Nishioka, Han advance in Shenzhen
The highest seeds in action on Thursday at the Asia-Pacific Wildcard Play-off advanced comfortably in Shenzhen and took a step closer to an Australian Open wildcard.
Men’s top seed Yoshihito Nishioka has opened his Asia-Pacific Wildcard Play-off campaign with a straight sets win in Shenzhen on Thursday.
The world No.117 quickly swiped the first four games before 18-year-old Chinese opponent Wu Hao held serve for the first time. Wu then saved three set points in the seventh game, but Nishioka hit a brilliant passing shot to win the first set.
It was more competitive in the second set; after the Japanese player earned the crucial break for a 5-3 lead, Wu broke back immediately with a running backhand pass. A lucky net point in the 10th game gave Nishioka his second match point, and when Wu hit backhand long and lost the match, Nishioka had sealed a 6-1 6-4 victory.
“For every tournament the first round is very tough, in the first set my opponent didn’t make a lot of first serves, which gave me many chances to break,” Nishioka said.
“He played much better in the second set, especially the ground strokes were really heavy and flat, so I changed the tactics to give him a lot of short balls, which caused him make some easy mistakes. I’m really happy getting through the first round.
“I want to win this tournament. Last week I won a ATP challenger, so I’m feeling great right now. But my next round opponent beat Di Wu, so I have to be very careful with tomorrow’s match.”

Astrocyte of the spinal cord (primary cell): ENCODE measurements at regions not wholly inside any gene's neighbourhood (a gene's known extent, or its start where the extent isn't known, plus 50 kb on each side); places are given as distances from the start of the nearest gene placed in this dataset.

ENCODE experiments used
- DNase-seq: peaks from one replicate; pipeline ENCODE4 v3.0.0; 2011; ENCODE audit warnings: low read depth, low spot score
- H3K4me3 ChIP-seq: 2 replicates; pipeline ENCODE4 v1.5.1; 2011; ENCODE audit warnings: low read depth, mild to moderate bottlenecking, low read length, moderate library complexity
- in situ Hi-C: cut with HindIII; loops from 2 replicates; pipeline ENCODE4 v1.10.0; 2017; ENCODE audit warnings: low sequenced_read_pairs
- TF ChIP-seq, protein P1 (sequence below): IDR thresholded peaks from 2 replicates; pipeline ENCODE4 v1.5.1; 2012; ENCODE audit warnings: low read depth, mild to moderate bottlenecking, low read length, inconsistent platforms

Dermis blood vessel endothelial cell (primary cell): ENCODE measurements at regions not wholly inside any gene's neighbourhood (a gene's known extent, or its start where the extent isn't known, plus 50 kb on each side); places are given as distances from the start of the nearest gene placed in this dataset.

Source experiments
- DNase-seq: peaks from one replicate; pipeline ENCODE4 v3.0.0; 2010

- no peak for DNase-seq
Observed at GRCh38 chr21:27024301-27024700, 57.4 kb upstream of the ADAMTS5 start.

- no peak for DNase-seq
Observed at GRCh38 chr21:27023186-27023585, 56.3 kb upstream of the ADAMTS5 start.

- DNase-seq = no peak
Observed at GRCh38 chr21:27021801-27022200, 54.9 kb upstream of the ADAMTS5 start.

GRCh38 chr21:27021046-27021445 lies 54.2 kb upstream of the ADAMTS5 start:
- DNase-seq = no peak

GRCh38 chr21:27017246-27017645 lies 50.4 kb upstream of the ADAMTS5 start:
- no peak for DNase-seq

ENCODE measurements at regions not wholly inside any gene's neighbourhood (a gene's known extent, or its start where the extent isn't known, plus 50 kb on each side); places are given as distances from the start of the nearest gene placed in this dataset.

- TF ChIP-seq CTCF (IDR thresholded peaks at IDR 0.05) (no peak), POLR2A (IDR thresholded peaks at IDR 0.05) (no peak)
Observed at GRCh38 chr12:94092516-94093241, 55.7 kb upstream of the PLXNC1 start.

Women’s No.2 seed Han Xinyun faced fellow Chinese Gao Xinyu and was pushed in a tight opening set before running away with the match.
Gao was last year’s girls’ singles champion and received a wildcard to play the Australian Open 2015 juniors and battled hard; Han was forced to play fivedeuces and save three break points to level the score to 3-3.
Yet Gao then made several unforced errors to give away the crucial 11th game and Han capitalised, serving out the first set and quickly completing a 7-5 6-0 win.
“It’s my first time to play my opponent, so I need some time to get used to her play style, then I played much better with my forehand and made less errors, I’m really happy that I won,” Han said.
“I’m more experienced as a player and more matured as a person than almost six years ago when I played my first Grand Slam main draw match in the Australian Open. I want to give myself another try at this stage of my career.”
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